On the software side, it means provisioning network access and permissions. All users should not have super-admin privileges that give them root access to the network. Depending on their role in the organisation, people, devices and applications should be given the ability to see and access only the parts of the network that they need.
2. DNS firewalls to close the gap left uncovered by traditional security solutions
DNS firewalls give enterprise networks the ability to block DNS queries going to known bad domains -- or to restrict DNS queries (driven by malware or legitimate users) to approved domains.
In addition to blocking bad queries, the DNS firewall should be integrated with DHCP to capture and correlate the IP address and related metadata (including device type and when it accessed the network) of the devices. These technologies enable administrators to pinpoint and remediate compromised devices on the network.
3. Greater network visibility into the devices and users connected to an enterprise network
Managing IP addresses and network policies via spreadsheet is not a scalable solution for modern enterprise networks. Integrated, automated network management applications built into the network infrastructure are essential to tracking changes and capturing valuable security information.
IT practitioners need to know what the change was, who made it, and when. If the change violates network policies or opens a security hole, they need to be alerted -- via email and/or in the appliance's user interface -- so admins can take prompt remedial action.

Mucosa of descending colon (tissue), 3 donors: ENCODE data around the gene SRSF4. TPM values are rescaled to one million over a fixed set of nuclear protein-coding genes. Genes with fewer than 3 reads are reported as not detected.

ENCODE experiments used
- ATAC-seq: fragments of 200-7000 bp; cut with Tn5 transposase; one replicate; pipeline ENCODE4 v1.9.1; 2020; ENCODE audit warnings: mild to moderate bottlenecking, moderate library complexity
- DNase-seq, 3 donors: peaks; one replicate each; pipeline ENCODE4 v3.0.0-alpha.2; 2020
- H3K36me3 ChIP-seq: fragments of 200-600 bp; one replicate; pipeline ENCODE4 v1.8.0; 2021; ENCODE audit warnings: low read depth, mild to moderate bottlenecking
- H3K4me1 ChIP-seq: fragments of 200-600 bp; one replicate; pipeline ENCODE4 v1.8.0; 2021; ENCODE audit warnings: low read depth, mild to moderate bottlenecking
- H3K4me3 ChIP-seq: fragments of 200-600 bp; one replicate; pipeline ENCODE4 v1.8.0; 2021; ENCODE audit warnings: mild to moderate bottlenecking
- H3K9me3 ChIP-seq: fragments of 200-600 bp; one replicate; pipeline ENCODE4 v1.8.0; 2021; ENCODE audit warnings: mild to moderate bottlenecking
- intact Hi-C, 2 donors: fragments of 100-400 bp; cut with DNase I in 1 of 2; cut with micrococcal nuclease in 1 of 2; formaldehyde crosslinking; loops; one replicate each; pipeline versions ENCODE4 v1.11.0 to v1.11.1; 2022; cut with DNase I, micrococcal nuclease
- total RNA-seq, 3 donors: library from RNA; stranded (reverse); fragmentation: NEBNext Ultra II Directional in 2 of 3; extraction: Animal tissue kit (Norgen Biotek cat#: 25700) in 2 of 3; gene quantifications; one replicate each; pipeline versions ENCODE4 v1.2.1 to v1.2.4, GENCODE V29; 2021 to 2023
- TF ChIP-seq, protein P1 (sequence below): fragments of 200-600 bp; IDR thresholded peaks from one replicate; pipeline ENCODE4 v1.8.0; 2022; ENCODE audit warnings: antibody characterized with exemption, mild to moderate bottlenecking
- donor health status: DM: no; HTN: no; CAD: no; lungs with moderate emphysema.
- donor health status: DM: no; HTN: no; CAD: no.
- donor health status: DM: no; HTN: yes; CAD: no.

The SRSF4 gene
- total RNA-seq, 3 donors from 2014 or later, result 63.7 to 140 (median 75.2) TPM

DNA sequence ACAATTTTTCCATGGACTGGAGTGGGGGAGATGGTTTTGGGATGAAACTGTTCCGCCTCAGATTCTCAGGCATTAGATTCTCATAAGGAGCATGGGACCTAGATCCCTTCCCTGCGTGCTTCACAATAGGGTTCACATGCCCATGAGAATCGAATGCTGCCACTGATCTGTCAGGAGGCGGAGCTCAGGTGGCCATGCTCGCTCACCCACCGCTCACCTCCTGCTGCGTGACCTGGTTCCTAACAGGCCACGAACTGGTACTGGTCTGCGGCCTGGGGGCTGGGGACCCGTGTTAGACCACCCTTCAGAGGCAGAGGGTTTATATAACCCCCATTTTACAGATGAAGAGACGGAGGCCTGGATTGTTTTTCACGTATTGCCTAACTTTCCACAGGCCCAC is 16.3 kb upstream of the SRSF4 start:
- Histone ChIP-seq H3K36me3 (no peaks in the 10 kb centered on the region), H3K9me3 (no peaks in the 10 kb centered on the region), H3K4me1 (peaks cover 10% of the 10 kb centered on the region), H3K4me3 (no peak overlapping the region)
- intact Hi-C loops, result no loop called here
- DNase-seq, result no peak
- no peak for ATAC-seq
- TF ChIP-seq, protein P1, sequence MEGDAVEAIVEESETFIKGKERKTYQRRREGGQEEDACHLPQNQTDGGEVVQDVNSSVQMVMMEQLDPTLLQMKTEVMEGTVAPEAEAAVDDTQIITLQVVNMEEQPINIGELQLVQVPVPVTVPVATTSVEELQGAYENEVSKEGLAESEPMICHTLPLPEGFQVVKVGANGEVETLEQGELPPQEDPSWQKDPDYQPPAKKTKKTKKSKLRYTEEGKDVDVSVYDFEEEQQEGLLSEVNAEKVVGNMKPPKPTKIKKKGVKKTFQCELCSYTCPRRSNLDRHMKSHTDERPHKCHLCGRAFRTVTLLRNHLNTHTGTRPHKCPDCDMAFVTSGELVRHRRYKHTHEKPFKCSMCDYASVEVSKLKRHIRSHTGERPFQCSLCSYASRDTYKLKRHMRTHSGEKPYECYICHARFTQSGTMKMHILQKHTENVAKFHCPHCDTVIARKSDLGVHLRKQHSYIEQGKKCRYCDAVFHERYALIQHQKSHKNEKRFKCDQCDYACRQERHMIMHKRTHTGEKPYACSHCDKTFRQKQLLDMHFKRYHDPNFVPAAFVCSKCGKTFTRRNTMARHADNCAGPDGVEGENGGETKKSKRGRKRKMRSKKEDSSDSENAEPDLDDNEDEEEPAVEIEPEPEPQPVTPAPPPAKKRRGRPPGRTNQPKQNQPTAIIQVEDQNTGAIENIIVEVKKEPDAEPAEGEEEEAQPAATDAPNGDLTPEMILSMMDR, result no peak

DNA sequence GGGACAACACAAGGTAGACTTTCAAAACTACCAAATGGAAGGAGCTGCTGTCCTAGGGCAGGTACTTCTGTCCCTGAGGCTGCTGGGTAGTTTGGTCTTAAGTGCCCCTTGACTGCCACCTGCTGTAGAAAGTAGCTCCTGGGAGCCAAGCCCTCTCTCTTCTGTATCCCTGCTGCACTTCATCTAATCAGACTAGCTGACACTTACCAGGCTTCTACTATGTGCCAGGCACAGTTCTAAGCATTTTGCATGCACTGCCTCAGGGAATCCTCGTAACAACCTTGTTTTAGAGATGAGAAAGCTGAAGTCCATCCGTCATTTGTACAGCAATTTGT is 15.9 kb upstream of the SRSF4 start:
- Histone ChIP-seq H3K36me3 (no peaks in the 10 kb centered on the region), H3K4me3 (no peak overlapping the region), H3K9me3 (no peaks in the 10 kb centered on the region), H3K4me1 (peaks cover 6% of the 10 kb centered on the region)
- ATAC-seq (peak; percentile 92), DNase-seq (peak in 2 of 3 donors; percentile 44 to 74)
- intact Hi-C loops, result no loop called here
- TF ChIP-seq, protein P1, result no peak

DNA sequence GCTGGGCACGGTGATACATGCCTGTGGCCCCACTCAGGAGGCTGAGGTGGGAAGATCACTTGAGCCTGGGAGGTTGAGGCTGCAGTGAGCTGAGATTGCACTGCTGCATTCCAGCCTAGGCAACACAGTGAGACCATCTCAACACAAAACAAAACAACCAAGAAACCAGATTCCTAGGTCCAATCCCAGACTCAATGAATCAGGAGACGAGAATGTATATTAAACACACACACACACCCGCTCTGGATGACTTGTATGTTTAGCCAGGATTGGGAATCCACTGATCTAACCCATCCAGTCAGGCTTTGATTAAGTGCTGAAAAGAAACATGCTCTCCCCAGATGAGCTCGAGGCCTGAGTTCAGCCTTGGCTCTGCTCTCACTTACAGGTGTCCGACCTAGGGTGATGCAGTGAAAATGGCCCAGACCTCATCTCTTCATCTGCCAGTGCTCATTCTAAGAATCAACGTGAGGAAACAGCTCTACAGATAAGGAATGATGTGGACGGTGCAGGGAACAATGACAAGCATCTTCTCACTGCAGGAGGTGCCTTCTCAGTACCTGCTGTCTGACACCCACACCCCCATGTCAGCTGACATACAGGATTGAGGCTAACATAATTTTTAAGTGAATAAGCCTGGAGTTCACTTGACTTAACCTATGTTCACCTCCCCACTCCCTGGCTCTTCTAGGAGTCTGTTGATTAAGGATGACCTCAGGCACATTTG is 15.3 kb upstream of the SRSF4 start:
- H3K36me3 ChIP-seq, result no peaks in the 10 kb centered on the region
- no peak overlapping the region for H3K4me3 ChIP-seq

4. Comprehensive, cross-vendor network management tools that provide "single pane of glass" reporting and flagging of security policy across the entire network
The key to effective network management is being able to see everything in one place -- no matter what vendors' products are involved. A "single-pane view" is essential to making sure that devices don't fall through the cracks and security vulnerabilities can't hide in the blind spots between single-vendor management tools.
Network administrators also need to be able to monitor all of the network access rules and policies 24/7 to properly understand the relationships between the devices on the network.
5. Security device management technology that can spot unplanned events or provisioning errors before they affect a production network.
Finally, IT practitioners need the ability to model their proposed network changes, so that they can see what's going to happen before the changes are deployed to production. Ideally, changes should be tested and then scheduled to go live at a specified time, but only after receiving the proper approvals.
New threats and challenges call for a new approach to network security
Enterprise IT security threats continue to become more targeted and more dangerous, security challenges are getting even more complex, and the costs of security failures keep going up. Business as usual can no longer protect enterprise networks against these threats -- much less what's coming tomorrow.
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